The ice movement rate at the front of the ice shelf is about 1,200 meters, or ¾ miles per year.
The Lambert Glacier that feeds the Amery Ice Shelf has flow lines hundreds of kilometers.
The long glacier, extending over an area of 900,000 square kilometers, has at its center a mosaic of ice lakes and troughs — accumulated through past occurrences of surface meltwater.
Fascinating formations can also be seen by satellite along the Fimbul Ice Shelf. Ice rise formations off the coast of Queen Maud Land are believed to be rock covered by ice.
Glacier streams flowing over rocky outcroppings on the ice sheet has carried the rock onto the shelf.
The largest ice shelf is the Ross Ice Shelf — a large frozen area between Byrd Land and the Transantarctic Mountains.
800 kilometers across, the Ross shelf receives ice from a number streams flowing into it from the West Antarctic Ice Sheet.
Islands of ice sit at points and act as buttresses for the ice streams to go around.
The Crary Ice Rise, nearly 50 meters high, rests in the downstream flow from two ice streams.
Another buttress on the ice sheet is the Steershead crevasses and ice rise.
Cracks in the ice or ‘rifts’ develop in ice sheets due to a straining and deformation of the ice.
Rifts can be present hundreds of kilometers prior to the ice becoming part of an ice shelf.
Many rifts on the Ross shelf have giant crevasses where dark horizontal bands can be seen.
These are ash deposits from old eruptions of volcanoes from nearby Ross Island — from Mt. Erebus, Mt. Terra Nova and Mt. Terror.
New rifts can develop in the ice as well as rifts already formed.
Wilkins Ice Shelf from British Antarctic Survey Twin Otter.

New evidence a large plate of floating ice shelf attached to Antarctica is breaking up.

Wilkins Ice Shelf is “hanging by its last thread” to Charcot Island, one of the plate’s key anchors to the Antarctic peninsula.

Since the connection to the island helps stabilise the ice shelf, it is likely the breakup of the bridge will put the remainder of the ice shelf at risk.

Wilkins Ice Shelf had been stable for most of the last century, covering around 16,000 square kilometres (6,000 square miles) before it began to retreat in the 1990s.

Since then several large areas have broken away, and two big breakoffs this year left only a narrow ice bridge about 2.7 kilometres (1.7 miles) wide to connect the shelf to Charcot and nearby Latady Island.

The Antarctic peninsula — the tongue of land that juts northward from the white continent towards South America — has had one of the highest rates of warming anywhere in the world in recent decades.

Warmer water from the Southern Ocean is likely reaching the underside of the ice shelf and thinning it rapidly from underneath.

Wilkins Ice Shelf is the most recent in a long, and growing, list of ice shelves on the Antarctic Peninsula that are responding to the rapid warming that has occurred in this area over the last fifty years.

In past 30 years six Antarctic ice shelves have collapsed completely — Prince Gustav Channel, Larsen Inlet, Larsen A, Larsen B, Wordie, Muller and the Jones Ice Shelf.

Photo: www.antarctica.ac.uk
Wilkins Ice Shelf from British Antarctic Survey Twin Otter
Photo: www.antarctica.ac.uk
In satellite images it is possible to see rifts developing and extending kilometers inland from the seaward edge of the shelf.
These rifts grow until a calving of ice breaks off into the sea.
Ice shelves produce more than two thirds of all Antarctic icebergs.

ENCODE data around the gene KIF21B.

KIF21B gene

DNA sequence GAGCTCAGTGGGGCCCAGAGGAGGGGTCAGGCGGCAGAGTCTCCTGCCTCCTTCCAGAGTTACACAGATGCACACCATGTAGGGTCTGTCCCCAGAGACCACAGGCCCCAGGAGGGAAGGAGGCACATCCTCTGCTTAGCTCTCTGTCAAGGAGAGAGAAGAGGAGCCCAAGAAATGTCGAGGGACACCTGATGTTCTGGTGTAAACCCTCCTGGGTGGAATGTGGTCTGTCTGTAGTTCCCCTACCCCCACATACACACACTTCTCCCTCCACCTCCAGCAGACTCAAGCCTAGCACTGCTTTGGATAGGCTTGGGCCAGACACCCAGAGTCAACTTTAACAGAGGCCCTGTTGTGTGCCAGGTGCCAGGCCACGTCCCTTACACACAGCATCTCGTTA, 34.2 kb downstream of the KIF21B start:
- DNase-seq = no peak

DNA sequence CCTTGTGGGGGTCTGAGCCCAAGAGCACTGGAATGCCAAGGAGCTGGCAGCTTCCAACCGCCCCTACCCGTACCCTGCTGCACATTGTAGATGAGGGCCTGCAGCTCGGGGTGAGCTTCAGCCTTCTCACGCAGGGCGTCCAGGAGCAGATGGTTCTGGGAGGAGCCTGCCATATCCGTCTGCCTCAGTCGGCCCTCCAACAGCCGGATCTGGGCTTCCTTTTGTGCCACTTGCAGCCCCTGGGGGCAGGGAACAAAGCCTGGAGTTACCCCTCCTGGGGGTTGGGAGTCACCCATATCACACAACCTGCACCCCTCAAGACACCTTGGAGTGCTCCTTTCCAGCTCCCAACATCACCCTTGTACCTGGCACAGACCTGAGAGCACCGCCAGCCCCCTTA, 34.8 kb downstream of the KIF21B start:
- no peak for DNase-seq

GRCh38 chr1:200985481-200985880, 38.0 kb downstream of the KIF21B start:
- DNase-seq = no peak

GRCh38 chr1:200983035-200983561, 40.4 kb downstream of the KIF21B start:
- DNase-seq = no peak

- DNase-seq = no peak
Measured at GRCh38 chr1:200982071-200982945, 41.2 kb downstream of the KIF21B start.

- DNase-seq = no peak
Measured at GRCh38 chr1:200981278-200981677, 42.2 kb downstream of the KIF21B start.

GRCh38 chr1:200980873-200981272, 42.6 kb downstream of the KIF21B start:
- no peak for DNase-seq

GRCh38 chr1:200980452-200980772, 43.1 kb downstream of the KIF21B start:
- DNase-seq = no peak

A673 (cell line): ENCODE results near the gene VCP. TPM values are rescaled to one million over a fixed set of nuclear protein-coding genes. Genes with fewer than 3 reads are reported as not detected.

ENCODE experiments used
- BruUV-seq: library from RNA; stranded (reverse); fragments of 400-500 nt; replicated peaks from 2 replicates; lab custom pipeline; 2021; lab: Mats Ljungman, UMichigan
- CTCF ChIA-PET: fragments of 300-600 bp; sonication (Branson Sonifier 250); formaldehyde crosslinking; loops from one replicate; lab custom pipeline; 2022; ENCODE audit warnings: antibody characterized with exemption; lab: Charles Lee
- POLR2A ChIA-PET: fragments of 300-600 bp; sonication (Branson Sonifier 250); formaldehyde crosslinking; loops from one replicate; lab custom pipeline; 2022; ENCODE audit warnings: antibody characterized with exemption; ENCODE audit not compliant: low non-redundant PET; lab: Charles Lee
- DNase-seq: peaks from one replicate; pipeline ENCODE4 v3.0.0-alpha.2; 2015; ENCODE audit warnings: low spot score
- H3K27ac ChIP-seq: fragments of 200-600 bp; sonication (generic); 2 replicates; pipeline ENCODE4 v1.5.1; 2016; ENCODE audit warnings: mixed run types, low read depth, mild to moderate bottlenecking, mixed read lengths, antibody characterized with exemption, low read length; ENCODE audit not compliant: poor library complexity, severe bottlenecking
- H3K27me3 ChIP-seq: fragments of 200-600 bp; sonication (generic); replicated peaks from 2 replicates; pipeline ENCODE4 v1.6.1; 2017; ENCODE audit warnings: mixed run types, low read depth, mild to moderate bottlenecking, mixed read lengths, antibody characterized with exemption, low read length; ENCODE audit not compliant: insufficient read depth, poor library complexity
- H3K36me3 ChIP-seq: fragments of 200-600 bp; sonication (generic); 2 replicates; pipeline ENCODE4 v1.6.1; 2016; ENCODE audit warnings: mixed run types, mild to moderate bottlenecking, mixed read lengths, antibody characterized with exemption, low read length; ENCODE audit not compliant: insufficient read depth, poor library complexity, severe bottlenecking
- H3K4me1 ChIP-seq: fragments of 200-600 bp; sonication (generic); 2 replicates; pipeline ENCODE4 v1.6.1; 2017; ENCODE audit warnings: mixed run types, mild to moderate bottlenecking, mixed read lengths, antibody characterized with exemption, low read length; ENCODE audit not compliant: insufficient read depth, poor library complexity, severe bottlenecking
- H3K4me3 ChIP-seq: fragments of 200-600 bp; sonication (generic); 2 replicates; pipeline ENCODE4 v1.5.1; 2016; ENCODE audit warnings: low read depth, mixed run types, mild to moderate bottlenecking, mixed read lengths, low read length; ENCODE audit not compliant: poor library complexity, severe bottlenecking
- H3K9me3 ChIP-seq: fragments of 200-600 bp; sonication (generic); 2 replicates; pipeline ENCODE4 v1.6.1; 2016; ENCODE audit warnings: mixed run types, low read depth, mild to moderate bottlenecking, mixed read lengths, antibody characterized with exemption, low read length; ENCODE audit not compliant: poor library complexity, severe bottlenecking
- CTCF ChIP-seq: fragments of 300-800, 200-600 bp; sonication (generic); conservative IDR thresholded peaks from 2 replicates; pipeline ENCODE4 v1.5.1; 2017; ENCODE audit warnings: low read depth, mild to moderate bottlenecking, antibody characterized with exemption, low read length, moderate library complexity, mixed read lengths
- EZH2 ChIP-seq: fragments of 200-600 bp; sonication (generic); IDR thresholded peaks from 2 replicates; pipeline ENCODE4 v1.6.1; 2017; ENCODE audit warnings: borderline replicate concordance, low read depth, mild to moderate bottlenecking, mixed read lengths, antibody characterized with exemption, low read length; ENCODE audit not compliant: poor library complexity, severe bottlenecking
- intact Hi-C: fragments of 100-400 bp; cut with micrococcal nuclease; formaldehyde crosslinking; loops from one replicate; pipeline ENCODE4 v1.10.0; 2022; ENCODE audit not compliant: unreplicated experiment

They also produce some of the largest icebergs.
These hundreds of square kilometer clean blocks of ice break into smaller pieces as seawater works its way through the long, narrow openings of fissures and cracks.
Ice shelves warming.
These four Moderate Resolution Imaging Spectroradiometer satellite images from 2002 show the progressive breaking apart of the northern section of the Larsen B ice shelf on the eastern side of the Antarctic Peninsula.
March 22nd 2000 a super iceberg broke away from the Ross Ice Shelf.
It was 295 kilometers in length and 37 kilometers wide.
In 2000 the Ross Ice Shelf, shed five massive icebergs.
Icebergs named B-20, B-15, B-17, Godzilla, were ramming into each other, breaking into smaller bergs.
The super iceberg B-15, weighing 2 billion tons, broke into a number of smaller pieces.
A year afterwards B-15B had nearly cleared its way around Cape Adare, 950 kilometers from its original position.
B-15A was continuing to jostle back and forth in the waters near Ross Island.
Scientists believe the Ross ice shelf has a cycle of about 50 years of larger ice rifts breaking, and the shelf renewing itself, but they are not sure if global warming is becoming a factor in some ice shelf disintegration.
The last few decades has seen many smaller ice shelves around the northern portion of the Antarctic Peninsula change drastically.
Fracturing and rifting has been taking place in both the Larsen shelves on the east side and the Wilkins shelf on the west.
Scientists are saying these two shelves may disappear completely within the next few years.
The processes of fracturing and rifting and total breakup of the ice platforms are not yet fully understood, but a fatal weakening if these two shelves has probably already taken place.
February of 2001 saw areas of water in the King George VI ice shelf that have, since historical records began, always been frozen solid.
Some of these areas at the western base of the peninsula have no depth readings on maps because even the biggest icebreakers have not previously been able to penetrate the ice.
31, January 2002 saw the beginning of 3,250 km2 of Larsen B ice shelf disintegrate.
Taking place over a 35 day period, Larsen B, the floating ice mass on the east side of the Peninsula, has been reduced to 40% of its minimum stable extent measured over the previous five years.
Map of Antarctic Peninsula showing Wilkins Island.

New evidence a large plate of floating ice shelf attached to Antarctica is breaking up.

Wilkins Ice Shelf is “hanging by its last thread” to Charcot Island, one of the plate’s key anchors to the Antarctic peninsula.

Since the connection to the island helps stabilise the ice shelf, it is likely the breakup of the bridge will put the remainder of the ice shelf at risk.